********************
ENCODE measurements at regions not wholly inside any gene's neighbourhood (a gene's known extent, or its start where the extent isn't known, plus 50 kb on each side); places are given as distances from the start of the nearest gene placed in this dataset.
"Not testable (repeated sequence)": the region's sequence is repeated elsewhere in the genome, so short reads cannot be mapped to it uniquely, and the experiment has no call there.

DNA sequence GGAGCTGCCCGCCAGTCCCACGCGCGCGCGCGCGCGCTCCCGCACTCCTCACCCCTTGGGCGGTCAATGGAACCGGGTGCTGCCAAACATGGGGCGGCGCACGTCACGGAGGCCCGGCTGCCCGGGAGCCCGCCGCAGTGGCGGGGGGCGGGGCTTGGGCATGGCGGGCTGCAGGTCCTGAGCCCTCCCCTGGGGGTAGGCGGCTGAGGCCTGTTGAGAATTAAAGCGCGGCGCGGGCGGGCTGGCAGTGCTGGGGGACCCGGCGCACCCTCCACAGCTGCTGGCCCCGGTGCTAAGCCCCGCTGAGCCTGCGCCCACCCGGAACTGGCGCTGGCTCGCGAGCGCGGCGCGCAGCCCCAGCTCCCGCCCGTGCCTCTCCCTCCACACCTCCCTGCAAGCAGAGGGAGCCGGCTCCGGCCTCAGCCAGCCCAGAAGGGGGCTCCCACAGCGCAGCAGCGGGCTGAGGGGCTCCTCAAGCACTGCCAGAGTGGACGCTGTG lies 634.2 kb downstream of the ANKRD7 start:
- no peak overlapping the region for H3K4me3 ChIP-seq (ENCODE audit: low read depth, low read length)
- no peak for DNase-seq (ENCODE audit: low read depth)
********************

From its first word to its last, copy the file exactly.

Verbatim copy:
ENCODE measurements at regions not wholly inside any gene's neighbourhood (a gene's known extent, or its start where the extent isn't known, plus 50 kb on each side); places are given as distances from the start of the nearest gene placed in this dataset.
"Not testable (repeated sequence)": the region's sequence is repeated elsewhere in the genome, so short reads cannot be mapped to it uniquely, and the experiment has no call there.

DNA sequence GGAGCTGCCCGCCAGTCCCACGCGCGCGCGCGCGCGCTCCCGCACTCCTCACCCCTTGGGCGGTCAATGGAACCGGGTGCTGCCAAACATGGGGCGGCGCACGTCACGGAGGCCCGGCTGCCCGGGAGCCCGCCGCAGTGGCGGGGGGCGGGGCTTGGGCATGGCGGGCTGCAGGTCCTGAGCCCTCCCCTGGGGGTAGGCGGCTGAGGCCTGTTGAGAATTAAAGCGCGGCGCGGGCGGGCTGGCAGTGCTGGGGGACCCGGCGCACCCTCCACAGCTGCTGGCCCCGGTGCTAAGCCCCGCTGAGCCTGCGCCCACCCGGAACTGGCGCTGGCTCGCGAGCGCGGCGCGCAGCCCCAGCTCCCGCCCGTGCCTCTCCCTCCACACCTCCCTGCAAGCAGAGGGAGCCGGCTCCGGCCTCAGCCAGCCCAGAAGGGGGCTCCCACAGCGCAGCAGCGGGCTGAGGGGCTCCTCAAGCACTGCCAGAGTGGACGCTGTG lies 634.2 kb downstream of the ANKRD7 start:
- no peak overlapping the region for H3K4me3 ChIP-seq (ENCODE audit: low read depth, low read length)
- no peak for DNase-seq (ENCODE audit: low read depth)